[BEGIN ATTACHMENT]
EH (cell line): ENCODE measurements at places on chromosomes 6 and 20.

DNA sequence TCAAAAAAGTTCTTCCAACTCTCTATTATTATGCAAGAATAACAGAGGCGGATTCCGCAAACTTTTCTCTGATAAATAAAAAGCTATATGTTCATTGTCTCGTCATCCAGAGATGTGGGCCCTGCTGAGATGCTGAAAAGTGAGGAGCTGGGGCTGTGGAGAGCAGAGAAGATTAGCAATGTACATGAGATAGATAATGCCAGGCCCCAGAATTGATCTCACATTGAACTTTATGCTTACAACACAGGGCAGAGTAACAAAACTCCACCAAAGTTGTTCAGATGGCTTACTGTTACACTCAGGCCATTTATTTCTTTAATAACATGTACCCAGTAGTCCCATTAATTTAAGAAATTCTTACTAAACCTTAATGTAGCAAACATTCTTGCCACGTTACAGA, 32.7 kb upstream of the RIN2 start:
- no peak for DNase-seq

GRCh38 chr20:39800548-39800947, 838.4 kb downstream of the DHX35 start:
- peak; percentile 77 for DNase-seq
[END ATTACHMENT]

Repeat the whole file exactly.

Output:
EH (cell line): ENCODE measurements at places on chromosomes 6 and 20.

DNA sequence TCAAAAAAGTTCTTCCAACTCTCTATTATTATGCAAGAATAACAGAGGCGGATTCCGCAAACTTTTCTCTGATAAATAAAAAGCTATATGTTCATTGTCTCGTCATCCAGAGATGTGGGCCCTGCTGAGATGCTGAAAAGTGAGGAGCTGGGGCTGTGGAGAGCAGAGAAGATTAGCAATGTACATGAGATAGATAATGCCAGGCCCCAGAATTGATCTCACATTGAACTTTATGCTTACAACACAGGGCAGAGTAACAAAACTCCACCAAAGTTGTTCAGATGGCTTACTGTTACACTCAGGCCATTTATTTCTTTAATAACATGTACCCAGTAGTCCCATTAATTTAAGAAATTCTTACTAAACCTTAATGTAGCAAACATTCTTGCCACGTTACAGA, 32.7 kb upstream of the RIN2 start:
- no peak for DNase-seq

GRCh38 chr20:39800548-39800947, 838.4 kb downstream of the DHX35 start:
- peak; percentile 77 for DNase-seq